The first Twilight sequel, 2009’s New Moon, is an altogether broader, more predictable movie than the original, and while deeply flawed, it is largely salvaged by Robert Pattinson’s Edward Cullen. Here he gives an even more over-the-top take on the tortured character as he starts to showcase some of the operatic flourishes he’s now famous for (as Robert Pattinson’s outrageous history of screen accents proves). However, this level of theatricality is only appropriate to the material since New Moon is based on Shakespeare, and Pattinson’s attempts to do justice to the vampire saga’s version of Romeo and Juliet sees the actor give his all as a disconsolate Edward who can’t bear to be with his beloved but also can’t survive the tragedy of their separation. Pattinson’s bluster pairs perfectly with Stewart’s suitably dispassionate Bella, and the duo solidifies the chemistry that carries the Twilight series here despite the surrounding movie’s bland, boring story.
Although director David Slade improved the third Twilight movie, Eclipse, by making its story more violent, there was only so much that he could do to deliver a satisfying standalone story. Robert Pattinson doesn’t have a lot to do in this second sequel, as Edward and Bella’s relationship is relatively sound. Despite the intensity of Team Edward/Team Jacob’s animosity among the fans, the teenage werewolf is never truly a threat to the couple’s stability. As such, there’s a sense of tiredness to this Edward, resigned to his love triangle with Jacob and Bella but not particularly pushed about ending the non-fight. When Twilight’s vampires were parodied for being moody, shiftless emo stereotypes, this was the sequel viewers were picturing.
Breaking Dawn – Part 1
The fourth Twilight installment, Breaking Dawn – Part 1, contradicts Stephenie Meyers’s assertion that Bella is powerless when the until-now meek heroine suddenly becomes desperate for some vampiric action from her new husband. It’s pretty impossible to take a movie seriously when its central conflict is that the newlywed hero refuses to consummate his marriage despite his wife’s demands. As a result, Breaking Dawn – Part 1 is where Robert Pattinson finds some easy humor in his portrayal of Edward Cullen, and this second-to-last movie in the series finally sees its star indulge in some self-aware winking at the inherent absurdity of his character. There are some great moments of levity in the almost-plotless tale, and both Pattison and Stewart display the naturalistic charm that they would soon bring to smaller, subtler independent projects once freed from the franchise.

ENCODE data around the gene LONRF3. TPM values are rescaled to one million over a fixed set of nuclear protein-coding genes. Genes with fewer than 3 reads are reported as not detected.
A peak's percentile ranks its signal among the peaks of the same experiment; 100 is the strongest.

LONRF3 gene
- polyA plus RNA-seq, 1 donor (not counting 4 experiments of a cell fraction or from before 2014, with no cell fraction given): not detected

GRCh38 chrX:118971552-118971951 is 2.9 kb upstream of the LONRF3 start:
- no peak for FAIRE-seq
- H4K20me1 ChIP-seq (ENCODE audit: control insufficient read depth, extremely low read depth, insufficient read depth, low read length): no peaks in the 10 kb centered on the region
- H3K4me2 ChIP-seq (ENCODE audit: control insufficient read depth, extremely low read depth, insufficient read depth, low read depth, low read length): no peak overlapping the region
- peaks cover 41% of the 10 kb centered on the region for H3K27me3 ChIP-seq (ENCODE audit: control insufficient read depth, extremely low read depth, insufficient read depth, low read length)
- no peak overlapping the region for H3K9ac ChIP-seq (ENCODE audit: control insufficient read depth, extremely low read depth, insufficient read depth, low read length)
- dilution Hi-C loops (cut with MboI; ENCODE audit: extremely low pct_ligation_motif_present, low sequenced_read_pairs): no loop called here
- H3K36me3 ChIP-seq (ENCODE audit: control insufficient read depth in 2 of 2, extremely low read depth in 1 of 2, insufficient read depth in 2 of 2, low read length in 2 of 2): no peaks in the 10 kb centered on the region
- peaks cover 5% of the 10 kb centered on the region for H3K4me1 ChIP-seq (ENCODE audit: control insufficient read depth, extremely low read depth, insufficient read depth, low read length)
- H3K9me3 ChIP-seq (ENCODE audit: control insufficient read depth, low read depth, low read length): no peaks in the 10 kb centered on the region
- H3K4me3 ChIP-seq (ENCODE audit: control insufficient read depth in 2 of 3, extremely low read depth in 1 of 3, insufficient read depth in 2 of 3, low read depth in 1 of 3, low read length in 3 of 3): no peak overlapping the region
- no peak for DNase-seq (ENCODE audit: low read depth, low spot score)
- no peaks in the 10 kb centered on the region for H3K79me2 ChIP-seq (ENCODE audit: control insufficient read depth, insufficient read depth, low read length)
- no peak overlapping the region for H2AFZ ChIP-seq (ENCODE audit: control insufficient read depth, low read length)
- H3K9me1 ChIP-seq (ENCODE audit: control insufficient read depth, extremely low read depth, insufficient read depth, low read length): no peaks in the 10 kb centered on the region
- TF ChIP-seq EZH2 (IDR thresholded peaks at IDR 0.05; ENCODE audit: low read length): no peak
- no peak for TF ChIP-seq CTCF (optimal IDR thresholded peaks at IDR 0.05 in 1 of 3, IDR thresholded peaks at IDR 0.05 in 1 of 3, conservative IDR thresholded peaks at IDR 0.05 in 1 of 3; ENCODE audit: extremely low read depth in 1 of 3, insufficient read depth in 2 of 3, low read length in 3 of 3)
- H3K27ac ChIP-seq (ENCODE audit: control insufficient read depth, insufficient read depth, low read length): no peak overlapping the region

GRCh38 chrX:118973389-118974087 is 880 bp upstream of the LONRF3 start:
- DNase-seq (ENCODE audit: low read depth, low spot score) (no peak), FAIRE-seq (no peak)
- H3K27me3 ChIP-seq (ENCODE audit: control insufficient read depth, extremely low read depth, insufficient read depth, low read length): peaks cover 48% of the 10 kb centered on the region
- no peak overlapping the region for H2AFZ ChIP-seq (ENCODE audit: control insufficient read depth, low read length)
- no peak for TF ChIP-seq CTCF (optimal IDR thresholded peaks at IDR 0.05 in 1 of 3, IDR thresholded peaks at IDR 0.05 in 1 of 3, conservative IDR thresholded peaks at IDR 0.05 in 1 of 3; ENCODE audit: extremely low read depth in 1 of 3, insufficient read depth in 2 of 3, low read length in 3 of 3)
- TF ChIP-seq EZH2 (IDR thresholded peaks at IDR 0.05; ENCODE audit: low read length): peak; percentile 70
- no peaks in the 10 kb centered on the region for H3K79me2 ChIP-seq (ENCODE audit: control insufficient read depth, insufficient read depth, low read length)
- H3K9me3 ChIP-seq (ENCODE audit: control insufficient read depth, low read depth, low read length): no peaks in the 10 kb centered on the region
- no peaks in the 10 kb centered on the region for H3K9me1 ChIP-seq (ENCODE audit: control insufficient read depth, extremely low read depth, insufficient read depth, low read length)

Breaking Dawn – Part 2
The final Twilight installment (until Stephenie Meyers writes another novel in the universe), Breaking Dawn – Part 2 is a bit of a damp squib as far as endings go. With other, more interesting projects filming around the same time and the novelty of celebrity starting to wane, both Robert Pattinson and Kristen Stewart conceded that they were on autopilot for this last movie. In the case of Pattinson’s performance, it shows, with this version of Edward being a barely-there screen presence. Fortunately for the actor, the final sequel in the series has bigger issues, like its infamous fake-out ending, meaning few viewers could single out his Edward Cullen performance as a weak link. Still, after a lot of interesting choices in earlier Twilight movies that proved the future The Batman star had plenty of promise, this was an unfortunately uninspired end to the saga for the actor.